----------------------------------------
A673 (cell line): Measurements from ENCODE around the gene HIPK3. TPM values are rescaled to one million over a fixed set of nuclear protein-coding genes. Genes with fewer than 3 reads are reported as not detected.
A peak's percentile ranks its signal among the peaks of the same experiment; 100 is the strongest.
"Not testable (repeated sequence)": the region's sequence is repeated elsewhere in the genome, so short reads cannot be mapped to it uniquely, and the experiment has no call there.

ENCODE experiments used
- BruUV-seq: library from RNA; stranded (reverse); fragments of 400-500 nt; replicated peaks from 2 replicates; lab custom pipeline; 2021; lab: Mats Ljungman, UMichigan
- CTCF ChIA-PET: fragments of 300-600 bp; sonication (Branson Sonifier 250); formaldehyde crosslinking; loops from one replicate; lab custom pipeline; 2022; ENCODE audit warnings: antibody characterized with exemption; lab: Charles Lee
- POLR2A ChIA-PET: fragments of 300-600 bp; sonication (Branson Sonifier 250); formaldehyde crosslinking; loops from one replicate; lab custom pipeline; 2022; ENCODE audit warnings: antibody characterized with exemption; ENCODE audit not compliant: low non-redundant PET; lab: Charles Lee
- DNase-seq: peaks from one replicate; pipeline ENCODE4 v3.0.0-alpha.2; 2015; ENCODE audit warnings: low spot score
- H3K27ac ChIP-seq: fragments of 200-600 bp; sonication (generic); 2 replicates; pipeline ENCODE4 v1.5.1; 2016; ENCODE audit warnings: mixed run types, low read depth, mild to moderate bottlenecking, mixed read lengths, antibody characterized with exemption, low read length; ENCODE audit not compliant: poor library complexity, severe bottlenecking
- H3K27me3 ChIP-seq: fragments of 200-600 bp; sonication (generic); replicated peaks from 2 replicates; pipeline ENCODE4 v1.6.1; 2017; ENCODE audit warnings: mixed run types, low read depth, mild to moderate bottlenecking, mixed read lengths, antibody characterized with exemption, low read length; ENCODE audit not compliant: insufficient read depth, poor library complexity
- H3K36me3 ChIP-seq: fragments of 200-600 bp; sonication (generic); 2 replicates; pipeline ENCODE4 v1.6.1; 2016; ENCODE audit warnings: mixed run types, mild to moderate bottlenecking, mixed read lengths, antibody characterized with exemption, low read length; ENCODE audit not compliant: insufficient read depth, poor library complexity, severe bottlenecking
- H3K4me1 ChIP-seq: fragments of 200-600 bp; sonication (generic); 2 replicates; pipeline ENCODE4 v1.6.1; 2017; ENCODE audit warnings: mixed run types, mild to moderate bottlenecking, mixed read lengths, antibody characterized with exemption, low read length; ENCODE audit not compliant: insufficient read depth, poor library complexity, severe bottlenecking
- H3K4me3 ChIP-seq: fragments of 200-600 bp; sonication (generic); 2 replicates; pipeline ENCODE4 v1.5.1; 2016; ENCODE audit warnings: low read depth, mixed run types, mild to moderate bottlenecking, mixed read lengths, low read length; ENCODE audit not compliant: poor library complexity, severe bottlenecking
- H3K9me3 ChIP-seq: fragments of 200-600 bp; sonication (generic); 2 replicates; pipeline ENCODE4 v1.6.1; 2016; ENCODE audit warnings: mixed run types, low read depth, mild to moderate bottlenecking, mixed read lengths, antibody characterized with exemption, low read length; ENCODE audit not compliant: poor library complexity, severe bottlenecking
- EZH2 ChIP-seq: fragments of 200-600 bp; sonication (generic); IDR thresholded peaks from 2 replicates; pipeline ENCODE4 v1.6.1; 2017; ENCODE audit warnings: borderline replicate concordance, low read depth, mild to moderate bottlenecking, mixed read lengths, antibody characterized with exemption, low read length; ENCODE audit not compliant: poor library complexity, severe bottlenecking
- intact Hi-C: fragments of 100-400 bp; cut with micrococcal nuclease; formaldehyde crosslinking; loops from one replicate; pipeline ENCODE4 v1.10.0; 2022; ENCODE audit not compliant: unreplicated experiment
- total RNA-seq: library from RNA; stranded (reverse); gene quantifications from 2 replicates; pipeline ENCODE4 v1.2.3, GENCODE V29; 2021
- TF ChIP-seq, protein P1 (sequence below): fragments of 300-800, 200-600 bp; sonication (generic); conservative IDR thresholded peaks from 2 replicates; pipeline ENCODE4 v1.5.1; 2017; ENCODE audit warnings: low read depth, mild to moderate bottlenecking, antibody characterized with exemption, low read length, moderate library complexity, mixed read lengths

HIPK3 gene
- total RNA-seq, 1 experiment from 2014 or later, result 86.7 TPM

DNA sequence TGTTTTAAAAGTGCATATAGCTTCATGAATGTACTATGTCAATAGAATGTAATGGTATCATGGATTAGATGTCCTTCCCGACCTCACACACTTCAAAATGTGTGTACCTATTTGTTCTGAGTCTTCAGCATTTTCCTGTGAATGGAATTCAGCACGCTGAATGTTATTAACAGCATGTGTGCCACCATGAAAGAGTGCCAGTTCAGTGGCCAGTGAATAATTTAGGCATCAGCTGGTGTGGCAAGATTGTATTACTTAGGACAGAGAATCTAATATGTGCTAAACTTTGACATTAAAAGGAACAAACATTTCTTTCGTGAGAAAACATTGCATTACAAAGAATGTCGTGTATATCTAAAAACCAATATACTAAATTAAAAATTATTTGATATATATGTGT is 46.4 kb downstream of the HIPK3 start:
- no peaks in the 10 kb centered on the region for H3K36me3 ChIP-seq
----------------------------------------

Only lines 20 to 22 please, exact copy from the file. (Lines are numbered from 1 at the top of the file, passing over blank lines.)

- total RNA-seq, 1 experiment from 2014 or later, result 86.7 TPM

DNA sequence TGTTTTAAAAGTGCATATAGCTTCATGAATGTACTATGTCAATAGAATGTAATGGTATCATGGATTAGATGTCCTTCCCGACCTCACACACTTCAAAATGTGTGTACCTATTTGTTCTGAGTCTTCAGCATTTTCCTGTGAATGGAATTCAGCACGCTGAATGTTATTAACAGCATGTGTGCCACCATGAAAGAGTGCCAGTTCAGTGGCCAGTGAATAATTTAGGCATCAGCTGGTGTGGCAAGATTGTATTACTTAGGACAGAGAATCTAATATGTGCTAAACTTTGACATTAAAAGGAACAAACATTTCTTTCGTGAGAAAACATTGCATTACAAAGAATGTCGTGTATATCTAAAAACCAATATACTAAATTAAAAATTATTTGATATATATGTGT is 46.4 kb downstream of the HIPK3 start:
- no peaks in the 10 kb centered on the region for H3K36me3 ChIP-seq